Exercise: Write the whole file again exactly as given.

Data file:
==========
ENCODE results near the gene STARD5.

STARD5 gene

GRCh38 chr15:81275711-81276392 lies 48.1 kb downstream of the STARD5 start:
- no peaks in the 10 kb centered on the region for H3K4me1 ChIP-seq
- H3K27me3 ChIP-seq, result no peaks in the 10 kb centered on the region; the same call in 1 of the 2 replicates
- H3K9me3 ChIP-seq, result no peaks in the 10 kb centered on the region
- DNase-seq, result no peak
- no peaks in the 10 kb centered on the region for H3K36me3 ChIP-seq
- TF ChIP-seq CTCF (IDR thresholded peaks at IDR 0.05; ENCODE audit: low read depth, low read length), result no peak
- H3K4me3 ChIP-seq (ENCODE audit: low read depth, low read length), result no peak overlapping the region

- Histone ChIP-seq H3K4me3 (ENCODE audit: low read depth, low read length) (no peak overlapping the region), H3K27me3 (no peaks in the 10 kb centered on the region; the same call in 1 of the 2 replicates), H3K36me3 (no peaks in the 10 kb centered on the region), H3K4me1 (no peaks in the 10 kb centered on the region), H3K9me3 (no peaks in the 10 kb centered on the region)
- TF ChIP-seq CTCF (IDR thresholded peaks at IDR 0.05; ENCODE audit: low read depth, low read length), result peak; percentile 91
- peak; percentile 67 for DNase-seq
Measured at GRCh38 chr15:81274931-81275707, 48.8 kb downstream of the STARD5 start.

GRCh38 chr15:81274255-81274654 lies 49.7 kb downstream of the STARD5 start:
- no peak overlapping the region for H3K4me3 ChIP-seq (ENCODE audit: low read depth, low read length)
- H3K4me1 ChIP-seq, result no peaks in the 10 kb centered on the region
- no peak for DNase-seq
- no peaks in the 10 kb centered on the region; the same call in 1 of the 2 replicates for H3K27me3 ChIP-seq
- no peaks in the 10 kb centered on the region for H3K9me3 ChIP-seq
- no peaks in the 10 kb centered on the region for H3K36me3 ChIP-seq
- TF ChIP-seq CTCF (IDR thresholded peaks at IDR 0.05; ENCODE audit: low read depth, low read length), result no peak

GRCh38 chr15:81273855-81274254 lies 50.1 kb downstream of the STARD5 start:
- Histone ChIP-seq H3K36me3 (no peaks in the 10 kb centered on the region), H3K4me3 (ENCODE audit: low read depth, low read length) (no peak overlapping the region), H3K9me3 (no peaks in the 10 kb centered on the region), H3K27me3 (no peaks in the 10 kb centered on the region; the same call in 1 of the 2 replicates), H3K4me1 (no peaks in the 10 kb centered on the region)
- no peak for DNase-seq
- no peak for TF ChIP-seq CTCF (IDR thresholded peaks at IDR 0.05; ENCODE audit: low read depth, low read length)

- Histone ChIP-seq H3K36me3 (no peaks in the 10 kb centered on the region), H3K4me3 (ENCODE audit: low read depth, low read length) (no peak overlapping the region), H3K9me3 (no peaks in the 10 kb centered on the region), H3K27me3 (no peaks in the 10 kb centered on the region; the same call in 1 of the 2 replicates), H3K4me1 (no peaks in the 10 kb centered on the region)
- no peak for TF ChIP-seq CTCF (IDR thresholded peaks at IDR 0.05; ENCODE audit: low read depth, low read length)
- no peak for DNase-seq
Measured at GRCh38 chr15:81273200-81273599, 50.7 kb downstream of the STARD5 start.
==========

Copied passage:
ENCODE results near the gene STARD5.

STARD5 gene

GRCh38 chr15:81275711-81276392 lies 48.1 kb downstream of the STARD5 start:
- no peaks in the 10 kb centered on the region for H3K4me1 ChIP-seq
- H3K27me3 ChIP-seq, result no peaks in the 10 kb centered on the region; the same call in 1 of the 2 replicates
- H3K9me3 ChIP-seq, result no peaks in the 10 kb centered on the region
- DNase-seq, result no peak
- no peaks in the 10 kb centered on the region for H3K36me3 ChIP-seq
- TF ChIP-seq CTCF (IDR thresholded peaks at IDR 0.05; ENCODE audit: low read depth, low read length), result no peak
- H3K4me3 ChIP-seq (ENCODE audit: low read depth, low read length), result no peak overlapping the region

- Histone ChIP-seq H3K4me3 (ENCODE audit: low read depth, low read length) (no peak overlapping the region), H3K27me3 (no peaks in the 10 kb centered on the region; the same call in 1 of the 2 replicates), H3K36me3 (no peaks in the 10 kb centered on the region), H3K4me1 (no peaks in the 10 kb centered on the region), H3K9me3 (no peaks in the 10 kb centered on the region)
- TF ChIP-seq CTCF (IDR thresholded peaks at IDR 0.05; ENCODE audit: low read depth, low read length), result peak; percentile 91
- peak; percentile 67 for DNase-seq
Measured at GRCh38 chr15:81274931-81275707, 48.8 kb downstream of the STARD5 start.

GRCh38 chr15:81274255-81274654 lies 49.7 kb downstream of the STARD5 start:
- no peak overlapping the region for H3K4me3 ChIP-seq (ENCODE audit: low read depth, low read length)
- H3K4me1 ChIP-seq, result no peaks in the 10 kb centered on the region
- no peak for DNase-seq
- no peaks in the 10 kb centered on the region; the same call in 1 of the 2 replicates for H3K27me3 ChIP-seq
- no peaks in the 10 kb centered on the region for H3K9me3 ChIP-seq
- no peaks in the 10 kb centered on the region for H3K36me3 ChIP-seq
- TF ChIP-seq CTCF (IDR thresholded peaks at IDR 0.05; ENCODE audit: low read depth, low read length), result no peak

GRCh38 chr15:81273855-81274254 lies 50.1 kb downstream of the STARD5 start:
- Histone ChIP-seq H3K36me3 (no peaks in the 10 kb centered on the region), H3K4me3 (ENCODE audit: low read depth, low read length) (no peak overlapping the region), H3K9me3 (no peaks in the 10 kb centered on the region), H3K27me3 (no peaks in the 10 kb centered on the region; the same call in 1 of the 2 replicates), H3K4me1 (no peaks in the 10 kb centered on the region)
- no peak for DNase-seq
- no peak for TF ChIP-seq CTCF (IDR thresholded peaks at IDR 0.05; ENCODE audit: low read depth, low read length)

- Histone ChIP-seq H3K36me3 (no peaks in the 10 kb centered on the region), H3K4me3 (ENCODE audit: low read depth, low read length) (no peak overlapping the region), H3K9me3 (no peaks in the 10 kb centered on the region), H3K27me3 (no peaks in the 10 kb centered on the region; the same call in 1 of the 2 replicates), H3K4me1 (no peaks in the 10 kb centered on the region)
- no peak for TF ChIP-seq CTCF (IDR thresholded peaks at IDR 0.05; ENCODE audit: low read depth, low read length)
- no peak for DNase-seq
Measured at GRCh38 chr15:81273200-81273599, 50.7 kb downstream of the STARD5 start.